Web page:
project = dl.projects.create(project_name='CreatureHunt')
# "get" the new project
project = dl.projects.get(project_name='CreatureHunt')
#Create a new dataset - run once and then comment out to avoid getting an (harmless) error each time you run your code
dataset = project.datasets.create(dataset_name='Creatures')       
# "get" the new dataset
dataset = project.datasets.get(dataset_name='Creatures')

Now that you've created the project and dataset, you need to download our "magical creatures" dataset. It contains aprox. 100 samples for each of the 10 classes of magical creatures that escaped from the zoo.

Download the dataset from here.

After downloading these images, add them to an easily accesible folder as you will need to let the platform know where those images are. Then, you can copy and run the code below, after making sure you set the right path to the dataset. Make a folder called "MagicalCreatures" and then create 2 folders in it, one called "imagesfolder" which will contain the dataset images, and another called "annotationsfolder" which will have the data you will annotate". The example below is for a windows path.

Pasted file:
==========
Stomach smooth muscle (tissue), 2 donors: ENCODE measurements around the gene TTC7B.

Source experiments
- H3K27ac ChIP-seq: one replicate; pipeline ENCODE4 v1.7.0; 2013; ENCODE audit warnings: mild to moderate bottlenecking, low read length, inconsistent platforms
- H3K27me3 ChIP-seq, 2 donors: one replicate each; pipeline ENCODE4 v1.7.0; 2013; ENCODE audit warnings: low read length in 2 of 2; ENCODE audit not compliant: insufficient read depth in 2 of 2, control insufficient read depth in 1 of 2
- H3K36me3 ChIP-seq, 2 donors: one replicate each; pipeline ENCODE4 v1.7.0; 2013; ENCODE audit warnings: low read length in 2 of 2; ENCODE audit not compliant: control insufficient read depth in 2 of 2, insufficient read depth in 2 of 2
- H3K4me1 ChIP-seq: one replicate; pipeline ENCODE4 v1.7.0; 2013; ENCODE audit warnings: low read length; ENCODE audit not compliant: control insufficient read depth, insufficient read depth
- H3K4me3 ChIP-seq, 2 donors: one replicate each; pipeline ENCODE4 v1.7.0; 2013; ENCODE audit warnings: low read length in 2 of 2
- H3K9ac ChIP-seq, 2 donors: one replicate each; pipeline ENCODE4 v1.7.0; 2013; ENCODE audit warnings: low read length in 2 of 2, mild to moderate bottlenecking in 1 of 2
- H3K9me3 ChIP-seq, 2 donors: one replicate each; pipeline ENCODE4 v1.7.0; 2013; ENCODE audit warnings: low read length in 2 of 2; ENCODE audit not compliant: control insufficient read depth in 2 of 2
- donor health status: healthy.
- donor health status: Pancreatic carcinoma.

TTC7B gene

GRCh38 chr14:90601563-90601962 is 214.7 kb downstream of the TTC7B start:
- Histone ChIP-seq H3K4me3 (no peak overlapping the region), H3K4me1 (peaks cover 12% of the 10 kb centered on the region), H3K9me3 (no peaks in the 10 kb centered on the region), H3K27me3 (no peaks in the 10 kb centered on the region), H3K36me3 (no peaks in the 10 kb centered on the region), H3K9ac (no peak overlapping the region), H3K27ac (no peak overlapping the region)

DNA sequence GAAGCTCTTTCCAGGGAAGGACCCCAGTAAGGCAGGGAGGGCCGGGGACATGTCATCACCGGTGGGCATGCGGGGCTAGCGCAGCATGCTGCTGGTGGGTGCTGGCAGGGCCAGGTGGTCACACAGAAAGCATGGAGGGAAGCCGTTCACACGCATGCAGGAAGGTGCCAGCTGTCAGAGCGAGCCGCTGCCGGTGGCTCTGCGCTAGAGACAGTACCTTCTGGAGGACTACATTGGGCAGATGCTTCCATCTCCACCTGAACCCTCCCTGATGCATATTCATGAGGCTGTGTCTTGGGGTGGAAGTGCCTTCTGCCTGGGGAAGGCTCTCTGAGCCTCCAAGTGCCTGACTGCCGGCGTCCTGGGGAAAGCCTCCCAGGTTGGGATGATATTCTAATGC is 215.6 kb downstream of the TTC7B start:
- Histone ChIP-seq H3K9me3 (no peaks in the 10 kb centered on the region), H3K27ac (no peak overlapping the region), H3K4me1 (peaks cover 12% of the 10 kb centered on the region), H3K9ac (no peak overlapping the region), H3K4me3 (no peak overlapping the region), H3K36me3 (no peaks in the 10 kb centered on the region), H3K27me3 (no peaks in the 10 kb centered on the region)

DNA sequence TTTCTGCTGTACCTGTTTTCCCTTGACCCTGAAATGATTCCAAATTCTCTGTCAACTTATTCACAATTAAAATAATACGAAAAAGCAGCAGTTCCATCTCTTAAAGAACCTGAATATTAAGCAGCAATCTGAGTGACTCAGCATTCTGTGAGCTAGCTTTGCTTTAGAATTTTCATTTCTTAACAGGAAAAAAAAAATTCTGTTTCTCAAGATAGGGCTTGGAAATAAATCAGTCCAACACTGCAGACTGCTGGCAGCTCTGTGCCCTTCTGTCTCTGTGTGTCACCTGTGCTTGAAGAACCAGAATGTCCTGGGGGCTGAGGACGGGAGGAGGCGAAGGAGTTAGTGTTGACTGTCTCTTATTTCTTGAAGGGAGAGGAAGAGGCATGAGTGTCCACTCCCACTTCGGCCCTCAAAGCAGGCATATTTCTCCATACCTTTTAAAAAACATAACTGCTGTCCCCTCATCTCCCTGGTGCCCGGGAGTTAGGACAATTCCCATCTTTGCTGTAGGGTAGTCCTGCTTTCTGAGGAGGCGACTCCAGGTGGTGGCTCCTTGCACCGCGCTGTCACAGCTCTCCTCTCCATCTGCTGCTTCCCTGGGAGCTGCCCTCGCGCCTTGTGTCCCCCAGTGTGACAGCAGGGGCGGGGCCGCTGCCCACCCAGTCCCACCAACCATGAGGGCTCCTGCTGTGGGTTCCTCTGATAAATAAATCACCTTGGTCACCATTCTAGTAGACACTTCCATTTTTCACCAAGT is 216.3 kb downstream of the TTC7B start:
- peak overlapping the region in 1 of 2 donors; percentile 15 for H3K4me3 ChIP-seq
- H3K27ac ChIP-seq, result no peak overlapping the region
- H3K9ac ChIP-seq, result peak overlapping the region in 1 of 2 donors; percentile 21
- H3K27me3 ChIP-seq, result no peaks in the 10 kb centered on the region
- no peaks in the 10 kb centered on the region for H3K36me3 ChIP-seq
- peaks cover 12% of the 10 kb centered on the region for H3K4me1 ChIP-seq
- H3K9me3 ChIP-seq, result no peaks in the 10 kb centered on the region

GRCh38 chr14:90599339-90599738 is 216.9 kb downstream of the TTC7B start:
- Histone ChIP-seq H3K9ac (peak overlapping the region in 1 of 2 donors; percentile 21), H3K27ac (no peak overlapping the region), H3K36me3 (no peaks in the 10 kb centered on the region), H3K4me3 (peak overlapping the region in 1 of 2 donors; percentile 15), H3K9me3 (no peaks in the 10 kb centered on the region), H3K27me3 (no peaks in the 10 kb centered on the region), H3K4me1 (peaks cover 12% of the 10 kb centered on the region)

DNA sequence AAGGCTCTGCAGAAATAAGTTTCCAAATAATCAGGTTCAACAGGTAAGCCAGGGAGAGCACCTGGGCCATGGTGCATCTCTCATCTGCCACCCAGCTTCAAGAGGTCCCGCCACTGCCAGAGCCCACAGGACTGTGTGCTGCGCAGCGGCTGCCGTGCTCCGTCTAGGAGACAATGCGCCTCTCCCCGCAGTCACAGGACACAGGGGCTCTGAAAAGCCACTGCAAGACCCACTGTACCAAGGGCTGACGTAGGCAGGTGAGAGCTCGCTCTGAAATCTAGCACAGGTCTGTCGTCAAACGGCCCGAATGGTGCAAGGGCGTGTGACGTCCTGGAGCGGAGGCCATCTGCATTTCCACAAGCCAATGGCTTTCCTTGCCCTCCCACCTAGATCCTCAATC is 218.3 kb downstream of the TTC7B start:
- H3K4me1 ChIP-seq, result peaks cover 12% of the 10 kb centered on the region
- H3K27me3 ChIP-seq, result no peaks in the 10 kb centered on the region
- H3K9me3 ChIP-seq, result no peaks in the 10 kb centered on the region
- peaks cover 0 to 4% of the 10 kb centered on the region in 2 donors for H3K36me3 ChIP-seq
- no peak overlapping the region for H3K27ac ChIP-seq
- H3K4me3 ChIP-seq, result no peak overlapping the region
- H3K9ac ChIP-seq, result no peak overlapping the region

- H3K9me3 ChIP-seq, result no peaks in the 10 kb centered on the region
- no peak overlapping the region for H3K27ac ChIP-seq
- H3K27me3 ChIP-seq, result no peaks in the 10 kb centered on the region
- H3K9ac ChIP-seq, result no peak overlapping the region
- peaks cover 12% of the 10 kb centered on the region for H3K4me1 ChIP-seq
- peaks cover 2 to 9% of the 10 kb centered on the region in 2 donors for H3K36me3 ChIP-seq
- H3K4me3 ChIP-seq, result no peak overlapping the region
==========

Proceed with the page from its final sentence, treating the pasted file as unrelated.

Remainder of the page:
#set local path (the location of the images) - Set your own path
local_items_path = r'C:\Users\User\Desktop\MagicalCreatures\images_folder\*'
#Set the local path to annotated data - Set your own path
local_annotations_path = r'C:\Users\User\Desktop\MagicalCreatures\annotations_folder'

Now, you should place the dataset you downloaded into the "images_folder" you created, so we can upload them to Dataloop's platform.

	#upload annotated and un-annotated data
dataset.items.upload(local_path=local_items_path, local_annotations_path=local_annotations_path)